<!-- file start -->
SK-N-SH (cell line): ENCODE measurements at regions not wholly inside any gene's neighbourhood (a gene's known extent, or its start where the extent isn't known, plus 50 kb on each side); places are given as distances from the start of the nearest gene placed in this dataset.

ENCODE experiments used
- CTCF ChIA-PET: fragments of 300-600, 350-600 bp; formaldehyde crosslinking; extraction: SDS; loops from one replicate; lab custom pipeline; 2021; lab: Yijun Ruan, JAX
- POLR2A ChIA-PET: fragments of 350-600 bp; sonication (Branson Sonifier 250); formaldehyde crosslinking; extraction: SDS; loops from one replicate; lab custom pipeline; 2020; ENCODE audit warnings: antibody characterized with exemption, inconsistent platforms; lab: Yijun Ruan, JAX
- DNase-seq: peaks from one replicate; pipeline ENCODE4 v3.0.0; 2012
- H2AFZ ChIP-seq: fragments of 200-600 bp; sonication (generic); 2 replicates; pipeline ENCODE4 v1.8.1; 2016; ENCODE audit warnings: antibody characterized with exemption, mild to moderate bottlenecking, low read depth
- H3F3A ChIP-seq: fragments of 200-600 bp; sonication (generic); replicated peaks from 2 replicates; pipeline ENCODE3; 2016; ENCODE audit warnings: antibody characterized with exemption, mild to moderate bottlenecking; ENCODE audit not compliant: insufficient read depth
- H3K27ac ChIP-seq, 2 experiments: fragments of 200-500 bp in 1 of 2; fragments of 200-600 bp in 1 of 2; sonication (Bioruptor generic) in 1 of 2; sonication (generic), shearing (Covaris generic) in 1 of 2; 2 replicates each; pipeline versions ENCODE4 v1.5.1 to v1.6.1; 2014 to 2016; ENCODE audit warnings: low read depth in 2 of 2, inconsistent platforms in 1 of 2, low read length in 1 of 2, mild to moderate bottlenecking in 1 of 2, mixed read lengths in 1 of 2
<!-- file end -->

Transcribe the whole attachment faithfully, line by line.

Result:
SK-N-SH (cell line): ENCODE measurements at regions not wholly inside any gene's neighbourhood (a gene's known extent, or its start where the extent isn't known, plus 50 kb on each side); places are given as distances from the start of the nearest gene placed in this dataset.

ENCODE experiments used
- CTCF ChIA-PET: fragments of 300-600, 350-600 bp; formaldehyde crosslinking; extraction: SDS; loops from one replicate; lab custom pipeline; 2021; lab: Yijun Ruan, JAX
- POLR2A ChIA-PET: fragments of 350-600 bp; sonication (Branson Sonifier 250); formaldehyde crosslinking; extraction: SDS; loops from one replicate; lab custom pipeline; 2020; ENCODE audit warnings: antibody characterized with exemption, inconsistent platforms; lab: Yijun Ruan, JAX
- DNase-seq: peaks from one replicate; pipeline ENCODE4 v3.0.0; 2012
- H2AFZ ChIP-seq: fragments of 200-600 bp; sonication (generic); 2 replicates; pipeline ENCODE4 v1.8.1; 2016; ENCODE audit warnings: antibody characterized with exemption, mild to moderate bottlenecking, low read depth
- H3F3A ChIP-seq: fragments of 200-600 bp; sonication (generic); replicated peaks from 2 replicates; pipeline ENCODE3; 2016; ENCODE audit warnings: antibody characterized with exemption, mild to moderate bottlenecking; ENCODE audit not compliant: insufficient read depth
- H3K27ac ChIP-seq, 2 experiments: fragments of 200-500 bp in 1 of 2; fragments of 200-600 bp in 1 of 2; sonication (Bioruptor generic) in 1 of 2; sonication (generic), shearing (Covaris generic) in 1 of 2; 2 replicates each; pipeline versions ENCODE4 v1.5.1 to v1.6.1; 2014 to 2016; ENCODE audit warnings: low read depth in 2 of 2, inconsistent platforms in 1 of 2, low read length in 1 of 2, mild to moderate bottlenecking in 1 of 2, mixed read lengths in 1 of 2